American Council of Academic Plastic Surgeons
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The Impact of Early Exposure to Plastic Surgery on Medical Student Specialty Choice
Tyler Jarvis BS1; Victoria Aime MD2; Anthony Smith MD2
1Mayo Clinic Alix School of Medicine, Scottsdale, AZ, USA; 2Division of Plastic and Reconstructive Surgery, Department of Surgery, Mayo Clinic, Phoenix, AZ, USA

Background: Plastic surgery remains among the most competitive graduate medical training programs in the United States. Matched candidates are routinely among the highest achievers in terms of academic performance, research, and demonstrated leadership. Herein, we investigated the impact of exposure timing to plastic surgery on choice to pursue plastic surgery residency.
Methods: An electronic survey regarding the influence of early exposure and mentorship on the decision to pursue plastic surgery residency was sent to all current trainees via the American Council of Academic Plastic Surgeons (ACAPS). Anonymous responses were collected and analyzed using descriptive statistics.
Results: There were 70 responders to the survey, with responses from trainees in each post-graduate year of training. The majority (71.4%) reported that they had decided to pursue plastic surgery residency during medical school, and 66% specified the decision was made during their 3rd year. Of note, 42.9% wish they had decided sooner, and 61.4% would have if given earlier exposure to the field. Overall, 65.7% thought they would have been stronger applicants to plastic surgery residency programs if given earlier exposure to the field during medical school. Respondents who reported exposure to the field prior to their third year of medical school (41.4%) stated their initial exposure was very or extremely impactful (89.7%) to their decision to pursue a career in plastic surgery. Of the same group, most regarded this exposure as very or extremely impactful (79.3%) on how they spent their time in medical school to prepare for residency application. The top three reported types of exposure by trainees during or after third year of medical school were clinical exposure (90%), research (55.7%), and mentorship (61.4%). Clinical exposure had or would have had the most impact on choosing plastic surgery for 71.4% of respondents.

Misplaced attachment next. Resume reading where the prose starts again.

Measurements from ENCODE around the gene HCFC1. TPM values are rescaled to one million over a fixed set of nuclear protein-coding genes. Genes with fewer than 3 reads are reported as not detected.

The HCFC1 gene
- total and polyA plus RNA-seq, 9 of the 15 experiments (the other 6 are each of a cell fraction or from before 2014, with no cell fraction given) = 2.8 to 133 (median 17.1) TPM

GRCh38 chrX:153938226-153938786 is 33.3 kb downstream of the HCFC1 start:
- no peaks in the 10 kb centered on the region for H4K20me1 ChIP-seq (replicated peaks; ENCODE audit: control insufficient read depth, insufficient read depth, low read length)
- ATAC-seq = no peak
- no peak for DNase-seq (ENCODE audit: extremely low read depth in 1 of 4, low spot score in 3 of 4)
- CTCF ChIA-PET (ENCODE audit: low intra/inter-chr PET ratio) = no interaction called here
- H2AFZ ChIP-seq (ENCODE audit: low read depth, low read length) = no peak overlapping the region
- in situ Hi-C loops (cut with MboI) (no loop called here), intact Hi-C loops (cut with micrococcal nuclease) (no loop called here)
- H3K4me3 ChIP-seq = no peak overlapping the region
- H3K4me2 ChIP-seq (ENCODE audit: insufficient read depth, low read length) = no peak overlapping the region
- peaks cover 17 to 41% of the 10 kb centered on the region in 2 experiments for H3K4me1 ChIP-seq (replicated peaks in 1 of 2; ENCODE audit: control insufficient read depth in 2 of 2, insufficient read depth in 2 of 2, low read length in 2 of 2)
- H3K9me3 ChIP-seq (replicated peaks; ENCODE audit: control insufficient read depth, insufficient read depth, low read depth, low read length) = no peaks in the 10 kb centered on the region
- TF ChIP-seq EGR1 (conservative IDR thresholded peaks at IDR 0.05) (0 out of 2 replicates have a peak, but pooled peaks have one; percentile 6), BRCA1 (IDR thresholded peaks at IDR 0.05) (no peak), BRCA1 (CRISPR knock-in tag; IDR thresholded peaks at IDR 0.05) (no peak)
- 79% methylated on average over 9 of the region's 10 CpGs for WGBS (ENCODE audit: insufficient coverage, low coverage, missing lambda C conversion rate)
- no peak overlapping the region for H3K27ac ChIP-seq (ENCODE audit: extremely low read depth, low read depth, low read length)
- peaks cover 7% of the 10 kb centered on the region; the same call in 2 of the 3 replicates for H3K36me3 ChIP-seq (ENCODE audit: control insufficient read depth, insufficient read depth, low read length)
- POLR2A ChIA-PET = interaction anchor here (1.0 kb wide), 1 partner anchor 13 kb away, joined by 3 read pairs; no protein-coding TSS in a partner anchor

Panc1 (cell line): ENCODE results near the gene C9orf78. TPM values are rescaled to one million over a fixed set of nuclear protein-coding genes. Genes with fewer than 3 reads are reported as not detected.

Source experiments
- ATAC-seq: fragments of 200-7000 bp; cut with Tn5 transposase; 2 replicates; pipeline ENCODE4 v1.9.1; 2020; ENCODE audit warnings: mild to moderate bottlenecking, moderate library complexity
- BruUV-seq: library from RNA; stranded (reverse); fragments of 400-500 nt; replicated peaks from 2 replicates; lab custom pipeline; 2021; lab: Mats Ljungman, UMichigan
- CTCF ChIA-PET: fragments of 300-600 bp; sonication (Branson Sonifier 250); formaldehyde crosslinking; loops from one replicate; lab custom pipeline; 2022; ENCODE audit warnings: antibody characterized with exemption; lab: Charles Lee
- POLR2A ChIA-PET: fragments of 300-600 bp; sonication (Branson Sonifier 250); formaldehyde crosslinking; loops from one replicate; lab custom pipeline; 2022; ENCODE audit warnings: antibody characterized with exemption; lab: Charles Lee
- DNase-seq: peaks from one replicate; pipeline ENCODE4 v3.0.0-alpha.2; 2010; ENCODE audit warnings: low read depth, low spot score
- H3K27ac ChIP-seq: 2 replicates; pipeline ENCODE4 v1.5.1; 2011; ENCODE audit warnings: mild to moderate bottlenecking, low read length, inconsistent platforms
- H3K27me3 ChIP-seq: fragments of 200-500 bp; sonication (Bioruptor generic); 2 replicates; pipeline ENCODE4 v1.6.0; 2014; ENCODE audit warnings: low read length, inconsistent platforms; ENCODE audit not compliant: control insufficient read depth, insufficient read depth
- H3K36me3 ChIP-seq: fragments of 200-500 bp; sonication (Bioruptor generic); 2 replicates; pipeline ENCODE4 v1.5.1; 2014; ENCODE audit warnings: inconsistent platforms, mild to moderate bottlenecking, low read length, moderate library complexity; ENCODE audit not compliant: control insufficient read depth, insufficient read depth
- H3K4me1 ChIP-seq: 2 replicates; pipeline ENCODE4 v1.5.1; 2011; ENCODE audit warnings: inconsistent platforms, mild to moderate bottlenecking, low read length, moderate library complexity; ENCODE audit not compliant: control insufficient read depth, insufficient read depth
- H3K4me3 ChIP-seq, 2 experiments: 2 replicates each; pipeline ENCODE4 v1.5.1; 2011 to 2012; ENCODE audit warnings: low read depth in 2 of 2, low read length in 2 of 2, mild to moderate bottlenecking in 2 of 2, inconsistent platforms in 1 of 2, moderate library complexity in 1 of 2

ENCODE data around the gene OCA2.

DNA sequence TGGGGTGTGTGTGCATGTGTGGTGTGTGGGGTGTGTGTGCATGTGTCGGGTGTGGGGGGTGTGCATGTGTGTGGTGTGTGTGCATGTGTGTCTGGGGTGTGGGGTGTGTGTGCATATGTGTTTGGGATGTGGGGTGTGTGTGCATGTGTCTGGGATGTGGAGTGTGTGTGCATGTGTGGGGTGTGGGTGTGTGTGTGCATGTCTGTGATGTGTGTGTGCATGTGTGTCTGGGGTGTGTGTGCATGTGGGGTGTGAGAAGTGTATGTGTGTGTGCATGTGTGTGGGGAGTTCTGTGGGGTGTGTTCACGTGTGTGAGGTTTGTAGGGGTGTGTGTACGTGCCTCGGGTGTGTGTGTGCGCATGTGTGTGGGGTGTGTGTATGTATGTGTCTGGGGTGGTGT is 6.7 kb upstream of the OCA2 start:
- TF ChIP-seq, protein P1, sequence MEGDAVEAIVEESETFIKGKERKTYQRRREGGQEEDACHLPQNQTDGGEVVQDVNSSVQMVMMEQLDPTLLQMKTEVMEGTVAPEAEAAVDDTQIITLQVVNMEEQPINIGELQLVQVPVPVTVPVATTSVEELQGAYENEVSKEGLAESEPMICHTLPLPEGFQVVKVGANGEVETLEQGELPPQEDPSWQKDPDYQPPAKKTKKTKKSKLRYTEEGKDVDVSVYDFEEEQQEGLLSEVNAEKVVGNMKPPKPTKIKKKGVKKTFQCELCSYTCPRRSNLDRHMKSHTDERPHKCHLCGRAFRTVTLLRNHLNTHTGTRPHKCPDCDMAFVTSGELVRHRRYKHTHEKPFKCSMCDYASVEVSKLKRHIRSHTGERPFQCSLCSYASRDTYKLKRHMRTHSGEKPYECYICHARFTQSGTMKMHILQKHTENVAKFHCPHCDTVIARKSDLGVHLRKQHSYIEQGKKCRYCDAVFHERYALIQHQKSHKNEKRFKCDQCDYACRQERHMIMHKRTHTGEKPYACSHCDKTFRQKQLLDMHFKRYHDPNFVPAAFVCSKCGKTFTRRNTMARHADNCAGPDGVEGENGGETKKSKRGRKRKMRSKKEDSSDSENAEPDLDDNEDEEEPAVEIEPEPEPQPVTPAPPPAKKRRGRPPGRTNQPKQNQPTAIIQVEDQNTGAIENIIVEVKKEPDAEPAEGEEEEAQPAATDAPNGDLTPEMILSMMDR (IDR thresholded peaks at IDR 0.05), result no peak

Conclusion: A lack of exposure to plastic surgery early in medical school, possibly due to the absence of a home program or limited involvement in the medical school curriculum, can hinder medical student choice to pursue and prepare for plastic surgery residency. Facilitating early exposure for preclinical medical students may contribute to a more diverse group of successful candidates.

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